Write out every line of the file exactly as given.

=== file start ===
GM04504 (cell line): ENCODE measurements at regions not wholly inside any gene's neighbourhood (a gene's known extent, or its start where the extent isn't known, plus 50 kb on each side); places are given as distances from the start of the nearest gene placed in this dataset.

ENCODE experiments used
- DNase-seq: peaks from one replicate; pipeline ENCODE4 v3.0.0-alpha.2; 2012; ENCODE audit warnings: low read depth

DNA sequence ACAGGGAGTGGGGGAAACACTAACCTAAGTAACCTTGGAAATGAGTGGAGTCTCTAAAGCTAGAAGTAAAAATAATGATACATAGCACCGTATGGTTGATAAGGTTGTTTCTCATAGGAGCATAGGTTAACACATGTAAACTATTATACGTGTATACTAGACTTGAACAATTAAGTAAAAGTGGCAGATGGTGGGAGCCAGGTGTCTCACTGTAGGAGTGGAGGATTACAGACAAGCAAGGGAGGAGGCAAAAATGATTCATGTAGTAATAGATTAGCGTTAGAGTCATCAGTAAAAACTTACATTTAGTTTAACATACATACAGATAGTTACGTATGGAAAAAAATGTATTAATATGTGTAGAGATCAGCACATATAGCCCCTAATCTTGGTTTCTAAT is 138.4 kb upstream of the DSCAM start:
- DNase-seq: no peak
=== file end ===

GM04504 (cell line): ENCODE measurements at regions not wholly inside any gene's neighbourhood (a gene's known extent, or its start where the extent isn't known, plus 50 kb on each side); places are given as distances from the start of the nearest gene placed in this dataset.

ENCODE experiments used
- DNase-seq: peaks from one replicate; pipeline ENCODE4 v3.0.0-alpha.2; 2012; ENCODE audit warnings: low read depth

DNA sequence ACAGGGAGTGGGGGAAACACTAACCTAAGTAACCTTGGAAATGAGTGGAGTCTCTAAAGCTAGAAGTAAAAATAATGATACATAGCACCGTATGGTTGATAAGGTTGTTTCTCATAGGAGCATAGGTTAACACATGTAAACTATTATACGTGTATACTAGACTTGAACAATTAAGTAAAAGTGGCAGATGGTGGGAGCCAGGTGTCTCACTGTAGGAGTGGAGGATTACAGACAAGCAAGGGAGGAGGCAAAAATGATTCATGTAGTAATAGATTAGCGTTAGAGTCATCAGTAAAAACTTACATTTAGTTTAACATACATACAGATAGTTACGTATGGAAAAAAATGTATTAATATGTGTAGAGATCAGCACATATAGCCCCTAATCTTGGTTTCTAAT is 138.4 kb upstream of the DSCAM start:
- DNase-seq: no peak